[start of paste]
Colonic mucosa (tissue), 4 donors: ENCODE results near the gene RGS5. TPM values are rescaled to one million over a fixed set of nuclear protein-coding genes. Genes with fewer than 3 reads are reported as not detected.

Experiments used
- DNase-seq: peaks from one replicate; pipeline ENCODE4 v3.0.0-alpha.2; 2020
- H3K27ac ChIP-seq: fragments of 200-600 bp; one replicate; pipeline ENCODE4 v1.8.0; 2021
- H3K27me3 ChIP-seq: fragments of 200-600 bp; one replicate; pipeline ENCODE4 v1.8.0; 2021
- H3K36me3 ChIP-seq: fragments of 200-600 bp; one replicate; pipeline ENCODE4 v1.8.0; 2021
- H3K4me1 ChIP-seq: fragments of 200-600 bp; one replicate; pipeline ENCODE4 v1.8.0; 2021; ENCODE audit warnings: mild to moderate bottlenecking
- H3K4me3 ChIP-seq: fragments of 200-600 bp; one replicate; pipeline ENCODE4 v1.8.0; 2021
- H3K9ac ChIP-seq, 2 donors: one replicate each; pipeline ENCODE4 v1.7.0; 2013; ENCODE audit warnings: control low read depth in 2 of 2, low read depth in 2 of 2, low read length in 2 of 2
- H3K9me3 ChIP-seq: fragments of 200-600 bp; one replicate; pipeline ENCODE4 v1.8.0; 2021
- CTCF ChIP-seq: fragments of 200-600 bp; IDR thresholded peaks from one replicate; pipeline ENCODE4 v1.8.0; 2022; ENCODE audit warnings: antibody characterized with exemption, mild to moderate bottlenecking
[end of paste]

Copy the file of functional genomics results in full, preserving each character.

Colonic mucosa (tissue), 4 donors: ENCODE results near the gene RGS5. TPM values are rescaled to one million over a fixed set of nuclear protein-coding genes. Genes with fewer than 3 reads are reported as not detected.

Experiments used
- DNase-seq: peaks from one replicate; pipeline ENCODE4 v3.0.0-alpha.2; 2020
- H3K27ac ChIP-seq: fragments of 200-600 bp; one replicate; pipeline ENCODE4 v1.8.0; 2021
- H3K27me3 ChIP-seq: fragments of 200-600 bp; one replicate; pipeline ENCODE4 v1.8.0; 2021
- H3K36me3 ChIP-seq: fragments of 200-600 bp; one replicate; pipeline ENCODE4 v1.8.0; 2021
- H3K4me1 ChIP-seq: fragments of 200-600 bp; one replicate; pipeline ENCODE4 v1.8.0; 2021; ENCODE audit warnings: mild to moderate bottlenecking
- H3K4me3 ChIP-seq: fragments of 200-600 bp; one replicate; pipeline ENCODE4 v1.8.0; 2021
- H3K9ac ChIP-seq, 2 donors: one replicate each; pipeline ENCODE4 v1.7.0; 2013; ENCODE audit warnings: control low read depth in 2 of 2, low read depth in 2 of 2, low read length in 2 of 2
- H3K9me3 ChIP-seq: fragments of 200-600 bp; one replicate; pipeline ENCODE4 v1.8.0; 2021
- CTCF ChIP-seq: fragments of 200-600 bp; IDR thresholded peaks from one replicate; pipeline ENCODE4 v1.8.0; 2022; ENCODE audit warnings: antibody characterized with exemption, mild to moderate bottlenecking